By: Earnest Jones | 06-29-2017 | News
Photo credit: Donovan Kundiger |

Pennsylvania Harley Fanatic Buried in his Sidecar

Arthur Werner died on Sunday at Lehigh Valley Hospital-Muhlenberg in Bethlehem, the 89-year old was renowned for his passion towards motorcycles. Werner made it clear that he wanted to be buried in the sidecar of his 1990 Harley-Davidson Heritage Softail.

The Forever Remembered Hearse Co. fleet has three motorcycle hearses that are owned by supervisor David Heintzelman and his brother Robert. The most striking is their motorcycle-driven hearse, a custom-design by Orange County Choppers, a company made famous by the former reality show American Chopper.

Werner’s obituary photo was the Harley-Davidson logo, which was placed for the viewing on Thursday evening and Friday morning. Following a service, he will be transported in the motorcycle hearse to Bethlehem Memorial Park Cemetery, where he will be buried with the sidecar.

Werner started out racing stock cars at Dorney Park before he turned to racing Harleys. Once he found the motorcycle he never looked back. Heintzelman revealed that Warner bought his prized Harley in 1990 with his retirement bonus, which he earned working 42 years as a Bethlehem Steel Corp. welder.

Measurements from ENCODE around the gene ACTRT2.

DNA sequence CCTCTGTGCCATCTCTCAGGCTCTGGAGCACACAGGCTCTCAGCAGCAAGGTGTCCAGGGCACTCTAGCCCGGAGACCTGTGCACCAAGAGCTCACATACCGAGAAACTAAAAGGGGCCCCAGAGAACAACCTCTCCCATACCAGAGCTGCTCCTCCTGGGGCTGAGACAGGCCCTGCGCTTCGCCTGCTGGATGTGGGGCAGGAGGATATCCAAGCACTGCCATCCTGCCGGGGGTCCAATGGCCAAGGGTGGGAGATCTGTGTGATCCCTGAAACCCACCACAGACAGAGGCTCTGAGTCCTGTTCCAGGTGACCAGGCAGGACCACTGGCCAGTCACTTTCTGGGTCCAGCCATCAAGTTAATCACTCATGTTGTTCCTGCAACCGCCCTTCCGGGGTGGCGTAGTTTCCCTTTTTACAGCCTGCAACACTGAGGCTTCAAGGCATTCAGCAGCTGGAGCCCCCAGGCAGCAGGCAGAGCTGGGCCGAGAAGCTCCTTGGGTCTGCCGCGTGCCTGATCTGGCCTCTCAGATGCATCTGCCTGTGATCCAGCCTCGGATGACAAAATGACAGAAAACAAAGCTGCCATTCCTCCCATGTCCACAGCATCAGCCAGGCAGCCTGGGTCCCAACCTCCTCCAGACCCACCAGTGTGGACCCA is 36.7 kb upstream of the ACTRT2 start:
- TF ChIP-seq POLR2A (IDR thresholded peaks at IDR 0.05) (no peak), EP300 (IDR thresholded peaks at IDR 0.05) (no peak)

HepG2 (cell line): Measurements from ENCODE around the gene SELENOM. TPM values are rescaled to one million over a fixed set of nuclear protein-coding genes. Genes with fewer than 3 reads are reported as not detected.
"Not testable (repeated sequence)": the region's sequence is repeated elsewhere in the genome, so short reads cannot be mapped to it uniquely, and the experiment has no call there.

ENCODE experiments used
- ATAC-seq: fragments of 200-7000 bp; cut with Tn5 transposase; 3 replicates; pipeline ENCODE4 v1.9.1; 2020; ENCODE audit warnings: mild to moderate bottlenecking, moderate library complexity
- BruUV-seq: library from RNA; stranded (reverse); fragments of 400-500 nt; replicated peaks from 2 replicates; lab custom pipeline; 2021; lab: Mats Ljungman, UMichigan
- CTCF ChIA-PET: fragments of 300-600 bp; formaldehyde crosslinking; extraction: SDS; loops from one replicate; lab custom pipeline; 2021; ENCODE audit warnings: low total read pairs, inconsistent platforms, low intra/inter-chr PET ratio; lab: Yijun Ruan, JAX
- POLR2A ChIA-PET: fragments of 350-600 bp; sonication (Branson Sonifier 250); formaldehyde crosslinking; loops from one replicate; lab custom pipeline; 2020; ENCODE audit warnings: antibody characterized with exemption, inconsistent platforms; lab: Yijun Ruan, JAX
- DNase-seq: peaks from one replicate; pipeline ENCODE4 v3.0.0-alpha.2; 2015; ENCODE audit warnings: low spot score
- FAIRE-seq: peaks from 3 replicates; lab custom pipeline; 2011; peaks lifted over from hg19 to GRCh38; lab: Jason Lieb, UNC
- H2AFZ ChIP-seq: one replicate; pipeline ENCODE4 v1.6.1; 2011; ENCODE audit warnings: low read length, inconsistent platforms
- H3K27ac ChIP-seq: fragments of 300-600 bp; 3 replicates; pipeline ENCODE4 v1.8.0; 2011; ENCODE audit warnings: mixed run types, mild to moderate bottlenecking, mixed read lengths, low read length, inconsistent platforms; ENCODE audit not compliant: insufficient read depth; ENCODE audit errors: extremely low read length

Werner wasn't content to ride alone. He expected his son and daughter-in-law to get in on the action. In 1993, he got them both to ride all the way to the Sturgis Motorcycle Rally in South Dakota with their youngest child, Andrea. Then the crew headed to Yellowstone National Park, where they camped out.

As they were heading home after 700 miles on the road, Smokey turned to his dad and said it was time to stop to find a hotel. But, Werner wasn't ready to stopover. He tried to convince them to keep on, saying it was only 200 more miles to their cabin.

Warner passed down his '62 Sportster to his son, Smokey, then his grandson, Arthur III. Now his great-grandson Arthur IV owns it. Werner is just missing the birth of his fifth great-great-grandchild, Arthur the V, who is expected to arrive in October. Werner, who the family called Pop or Pops, was at peace knowing that he was leaving the world the way he wanted.


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